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  • Reading Late Ashbery
  • Brian Glavey
Notes from the Air: Selected Later Poems by John Ashbery. New York: HarperCollins, 2007. Pp. xv + 364. $34.95 cloth.
Ashbery’s Forms of Attention by Andrew DuBois. Tuscaloosa: University of Alabama Press, 2006. Pp. xxiv + 161. $34.00 cloth.
John Ashbery and You: His Later Books by John Emil Vincent. Athens: University of Georgia Press, 2007. Pp. xii + 192. $32.95 cloth.

John Ashbery is frequently cited as one of America’s most important living poets. For over fifty years his work has broadened the horizons of contemporary literature. For at least half as long he has been at the center of debates that have defined the contours of literary criticism. Schools of thought that seem to agree about nothing have been able to see themselves reflected in his work. Thus he is said to be a belated Romantic, lyric inheritor of Stevens. He is also said to be a daring avant-gardist, deconstructing illusions of coherence. Both of these views were already entrenched midway through his career. The recent appearance of Notes from the Air: Selected Later Poems, however, complicates the story of Ashbery’s reception, a story that has tended to proceed as if his output ended with the 1991 publication of Flow Chart. Ashbery’s immense productivity over the past two decades has been met with a variety of benign neglect summed up by a 2005 review in the New York Times: Once considered exasperating and difficult, Ashbery now has “become a part of our mental furniture.” At this point he “seems almost avuncular, the grand old man of American poetry.”1 Critics such as Marjorie Perloff have long been arguing against such a “normalization” of Ashbery.2 To understand his achievement, however, requires more than insisting that the octogenarian is still experimental after all these years. The difficulty of Ashbery’s work [End Page 527] stems from the fact that his particular forms of experimentation resist the discourses used to describe avant-garde poetry just as much as they evade traditional understandings of lyric. Though the Times review unjustly suggests that readers needn’t struggle with his actual work, there is something apt about its description of Ashbery’s curious canonicity. He is not the father of contemporary American poetry but its uncle.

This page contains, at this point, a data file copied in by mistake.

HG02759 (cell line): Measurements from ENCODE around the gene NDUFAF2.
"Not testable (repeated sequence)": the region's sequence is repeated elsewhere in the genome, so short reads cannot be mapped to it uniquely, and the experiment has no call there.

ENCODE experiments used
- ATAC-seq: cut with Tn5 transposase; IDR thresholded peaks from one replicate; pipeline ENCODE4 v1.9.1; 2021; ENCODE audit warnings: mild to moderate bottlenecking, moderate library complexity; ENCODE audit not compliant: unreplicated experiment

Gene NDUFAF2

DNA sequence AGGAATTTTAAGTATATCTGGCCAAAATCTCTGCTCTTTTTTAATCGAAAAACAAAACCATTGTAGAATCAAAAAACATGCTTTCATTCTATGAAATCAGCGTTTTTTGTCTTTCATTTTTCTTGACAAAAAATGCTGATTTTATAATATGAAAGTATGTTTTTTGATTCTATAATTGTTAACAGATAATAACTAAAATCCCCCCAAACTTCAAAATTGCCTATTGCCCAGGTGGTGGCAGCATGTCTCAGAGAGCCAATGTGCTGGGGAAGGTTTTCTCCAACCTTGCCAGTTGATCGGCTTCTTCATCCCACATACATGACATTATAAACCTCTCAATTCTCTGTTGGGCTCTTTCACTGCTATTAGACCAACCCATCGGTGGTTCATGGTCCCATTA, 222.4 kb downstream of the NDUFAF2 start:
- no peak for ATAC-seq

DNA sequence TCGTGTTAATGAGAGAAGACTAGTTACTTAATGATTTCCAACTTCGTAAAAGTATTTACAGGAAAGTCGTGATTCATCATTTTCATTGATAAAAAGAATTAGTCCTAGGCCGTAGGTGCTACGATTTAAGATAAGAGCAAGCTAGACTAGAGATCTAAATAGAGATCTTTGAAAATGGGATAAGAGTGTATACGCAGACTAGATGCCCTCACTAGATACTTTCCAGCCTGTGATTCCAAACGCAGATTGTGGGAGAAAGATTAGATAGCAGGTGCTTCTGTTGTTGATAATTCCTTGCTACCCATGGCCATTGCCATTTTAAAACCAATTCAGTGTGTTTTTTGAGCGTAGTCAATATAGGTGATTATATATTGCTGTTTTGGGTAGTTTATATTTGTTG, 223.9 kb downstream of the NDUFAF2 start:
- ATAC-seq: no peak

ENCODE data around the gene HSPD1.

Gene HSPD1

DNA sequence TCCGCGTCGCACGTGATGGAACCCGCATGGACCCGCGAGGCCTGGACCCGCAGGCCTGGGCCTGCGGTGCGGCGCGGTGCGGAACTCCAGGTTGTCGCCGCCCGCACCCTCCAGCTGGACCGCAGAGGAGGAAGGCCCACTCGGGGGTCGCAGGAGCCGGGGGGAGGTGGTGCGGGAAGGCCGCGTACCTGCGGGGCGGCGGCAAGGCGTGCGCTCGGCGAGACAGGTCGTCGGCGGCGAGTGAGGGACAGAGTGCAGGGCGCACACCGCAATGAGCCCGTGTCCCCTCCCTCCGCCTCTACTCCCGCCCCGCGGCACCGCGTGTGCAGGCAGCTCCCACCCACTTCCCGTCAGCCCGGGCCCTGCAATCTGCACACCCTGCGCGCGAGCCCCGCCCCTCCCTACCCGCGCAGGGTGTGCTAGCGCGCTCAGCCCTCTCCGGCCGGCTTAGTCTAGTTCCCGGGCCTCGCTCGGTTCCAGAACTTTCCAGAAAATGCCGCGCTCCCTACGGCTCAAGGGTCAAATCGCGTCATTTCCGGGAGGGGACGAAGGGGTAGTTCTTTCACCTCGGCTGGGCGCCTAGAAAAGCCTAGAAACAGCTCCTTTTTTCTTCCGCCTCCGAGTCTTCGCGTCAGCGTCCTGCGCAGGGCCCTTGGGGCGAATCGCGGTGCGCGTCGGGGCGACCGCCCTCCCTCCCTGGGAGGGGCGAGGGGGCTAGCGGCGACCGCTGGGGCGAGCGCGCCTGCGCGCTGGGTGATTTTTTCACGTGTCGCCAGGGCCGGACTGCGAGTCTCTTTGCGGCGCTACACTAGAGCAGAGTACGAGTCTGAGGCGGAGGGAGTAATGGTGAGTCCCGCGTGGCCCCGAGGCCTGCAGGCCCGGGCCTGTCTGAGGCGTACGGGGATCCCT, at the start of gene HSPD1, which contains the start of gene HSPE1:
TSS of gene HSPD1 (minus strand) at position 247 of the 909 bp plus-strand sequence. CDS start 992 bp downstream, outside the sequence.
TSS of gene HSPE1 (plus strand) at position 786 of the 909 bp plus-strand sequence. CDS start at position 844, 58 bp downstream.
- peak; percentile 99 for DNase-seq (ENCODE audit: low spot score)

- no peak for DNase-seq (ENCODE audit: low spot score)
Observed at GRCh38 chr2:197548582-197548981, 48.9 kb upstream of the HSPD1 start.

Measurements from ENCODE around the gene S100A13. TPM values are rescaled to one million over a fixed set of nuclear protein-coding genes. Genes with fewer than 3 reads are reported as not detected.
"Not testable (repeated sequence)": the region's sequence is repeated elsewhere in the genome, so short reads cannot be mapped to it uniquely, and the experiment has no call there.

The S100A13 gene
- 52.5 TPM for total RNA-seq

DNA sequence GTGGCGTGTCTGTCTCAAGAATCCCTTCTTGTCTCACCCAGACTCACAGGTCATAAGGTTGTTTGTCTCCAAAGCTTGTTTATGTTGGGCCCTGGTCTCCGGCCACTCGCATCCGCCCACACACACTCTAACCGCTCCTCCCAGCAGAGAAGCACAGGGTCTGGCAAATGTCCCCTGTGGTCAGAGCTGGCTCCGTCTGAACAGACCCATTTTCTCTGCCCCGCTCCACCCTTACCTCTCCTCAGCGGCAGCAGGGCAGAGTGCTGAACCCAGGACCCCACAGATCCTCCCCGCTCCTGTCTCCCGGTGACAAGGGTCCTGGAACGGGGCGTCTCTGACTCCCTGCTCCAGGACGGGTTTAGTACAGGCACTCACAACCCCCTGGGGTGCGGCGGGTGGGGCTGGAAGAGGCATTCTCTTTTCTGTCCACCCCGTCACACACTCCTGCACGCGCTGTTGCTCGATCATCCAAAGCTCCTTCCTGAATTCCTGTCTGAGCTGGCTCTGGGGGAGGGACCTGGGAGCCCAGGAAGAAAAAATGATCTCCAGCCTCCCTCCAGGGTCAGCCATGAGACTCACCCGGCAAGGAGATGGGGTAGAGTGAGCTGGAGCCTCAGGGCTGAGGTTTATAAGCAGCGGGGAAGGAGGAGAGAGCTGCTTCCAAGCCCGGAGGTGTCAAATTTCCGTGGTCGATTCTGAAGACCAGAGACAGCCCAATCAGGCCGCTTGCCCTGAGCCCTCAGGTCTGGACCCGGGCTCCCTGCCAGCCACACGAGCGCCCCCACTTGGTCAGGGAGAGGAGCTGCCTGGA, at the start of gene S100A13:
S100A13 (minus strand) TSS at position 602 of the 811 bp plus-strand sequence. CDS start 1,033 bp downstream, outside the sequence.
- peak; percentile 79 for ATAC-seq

The eccentricity of Ashbery’s late work highlights, among other things, the impoverishment of the aesthetic vocabulary currently available for understanding experimental art and literature. Two recent monographs make important headway on addressing this deficiency. Ashbery’s Forms of Attention by Andrew DuBois and John Ashbery and You by John Emil Vincent both demonstrate that the poet’s decades-long career rewards intensive scrutiny; both offer readers a heuristic map for the poetry without explaining away the difficulties or frustrations it poses. They are, in other words, devoted to close reading. But they also recognize that understanding Ashbery requires a reconfiguration of what it means to read at all. As DuBois explains, Ashbery’s career “both challenges and validates how we pay attention, or do not, to what we read” (Ashbery’s Forms of Attention, xi). Critics have often noted that the particular challenges Ashbery poses have to do with his apparent evasiveness, a quality that invites readers to peek behind the surface only to find that, in fact, “everything is surface.”3 Both of these new studies offer a vision of Ashbery’s evasions and interruptions that stresses their generative rather than negative qualities. In doing so, they address the difficult question of why, given its manifest frustrations, readers might care about Ashbery’s poetry in the first place.

Vincent takes up this challenge and addresses the generosity of Ashbery’s evasions. His argument hinges on the “intimacy effects” generated by Ashbery’s varied formal experiments, notably the exploration of the possibilities of the second-person pronoun. Vincent is not the first critic to remark upon the versatility of you in Ashbery, but his study is an impressively nuanced account of the changing work this elastic pronoun accomplishes over the course of a career. Hotel Lautréamont (1992), for instance, documents a frustrating moment in which the poet’s access to a second-person interlocutor outside...


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